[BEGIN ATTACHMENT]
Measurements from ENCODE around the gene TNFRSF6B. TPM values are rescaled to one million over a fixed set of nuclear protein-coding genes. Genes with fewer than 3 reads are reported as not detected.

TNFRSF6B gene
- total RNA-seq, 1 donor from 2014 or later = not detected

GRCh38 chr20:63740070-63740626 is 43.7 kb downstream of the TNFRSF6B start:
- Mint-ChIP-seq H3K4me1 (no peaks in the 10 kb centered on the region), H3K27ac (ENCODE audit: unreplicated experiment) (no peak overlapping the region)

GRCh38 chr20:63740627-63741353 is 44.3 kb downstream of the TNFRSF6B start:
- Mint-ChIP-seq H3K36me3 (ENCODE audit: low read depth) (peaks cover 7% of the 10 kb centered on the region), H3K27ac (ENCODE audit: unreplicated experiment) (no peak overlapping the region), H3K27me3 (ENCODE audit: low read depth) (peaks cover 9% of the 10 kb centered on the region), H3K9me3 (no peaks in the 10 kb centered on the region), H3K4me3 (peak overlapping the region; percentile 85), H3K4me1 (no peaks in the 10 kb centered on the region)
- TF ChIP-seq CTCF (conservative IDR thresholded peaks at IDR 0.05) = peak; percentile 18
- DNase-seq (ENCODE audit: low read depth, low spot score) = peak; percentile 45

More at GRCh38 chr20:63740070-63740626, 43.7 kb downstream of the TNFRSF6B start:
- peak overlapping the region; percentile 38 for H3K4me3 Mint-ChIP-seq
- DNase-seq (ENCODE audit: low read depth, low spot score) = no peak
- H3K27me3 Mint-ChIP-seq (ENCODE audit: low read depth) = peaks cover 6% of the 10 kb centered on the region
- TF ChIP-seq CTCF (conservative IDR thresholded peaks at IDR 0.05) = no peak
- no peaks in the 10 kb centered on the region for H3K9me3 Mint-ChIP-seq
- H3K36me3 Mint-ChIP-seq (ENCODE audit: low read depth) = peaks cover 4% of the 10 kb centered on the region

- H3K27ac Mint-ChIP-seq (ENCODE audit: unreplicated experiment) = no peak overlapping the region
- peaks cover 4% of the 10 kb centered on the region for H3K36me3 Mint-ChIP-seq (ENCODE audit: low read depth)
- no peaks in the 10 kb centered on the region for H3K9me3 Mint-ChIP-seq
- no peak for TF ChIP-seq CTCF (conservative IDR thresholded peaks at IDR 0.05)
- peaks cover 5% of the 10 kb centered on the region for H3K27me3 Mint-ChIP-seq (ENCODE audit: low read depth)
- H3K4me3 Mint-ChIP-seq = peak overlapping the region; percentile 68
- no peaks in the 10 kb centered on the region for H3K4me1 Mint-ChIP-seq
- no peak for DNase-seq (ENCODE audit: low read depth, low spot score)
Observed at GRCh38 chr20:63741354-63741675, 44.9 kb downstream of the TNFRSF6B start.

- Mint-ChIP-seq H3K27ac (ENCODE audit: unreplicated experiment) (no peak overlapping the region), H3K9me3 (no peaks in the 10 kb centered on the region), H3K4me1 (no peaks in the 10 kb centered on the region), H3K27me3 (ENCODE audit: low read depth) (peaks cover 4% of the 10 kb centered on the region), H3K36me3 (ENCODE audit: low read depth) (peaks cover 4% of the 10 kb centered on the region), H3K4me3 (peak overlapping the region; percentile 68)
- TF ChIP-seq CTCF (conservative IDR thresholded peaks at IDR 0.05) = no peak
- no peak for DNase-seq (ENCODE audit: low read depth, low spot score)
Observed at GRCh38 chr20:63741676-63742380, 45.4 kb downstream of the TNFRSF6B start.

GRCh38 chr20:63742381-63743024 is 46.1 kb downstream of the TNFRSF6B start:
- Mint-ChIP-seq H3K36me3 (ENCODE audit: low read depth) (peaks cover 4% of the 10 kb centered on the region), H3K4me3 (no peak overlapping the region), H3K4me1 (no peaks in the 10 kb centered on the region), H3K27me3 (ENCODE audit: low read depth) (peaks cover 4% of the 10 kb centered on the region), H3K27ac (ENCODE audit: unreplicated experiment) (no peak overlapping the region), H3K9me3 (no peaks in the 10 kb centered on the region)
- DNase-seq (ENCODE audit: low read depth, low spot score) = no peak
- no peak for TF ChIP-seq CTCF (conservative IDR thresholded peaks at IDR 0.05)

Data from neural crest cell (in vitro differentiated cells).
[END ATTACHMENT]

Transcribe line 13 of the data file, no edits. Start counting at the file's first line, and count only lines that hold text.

- H3K27me3 Mint-ChIP-seq (ENCODE audit: low read depth) = peaks cover 6% of the 10 kb centered on the region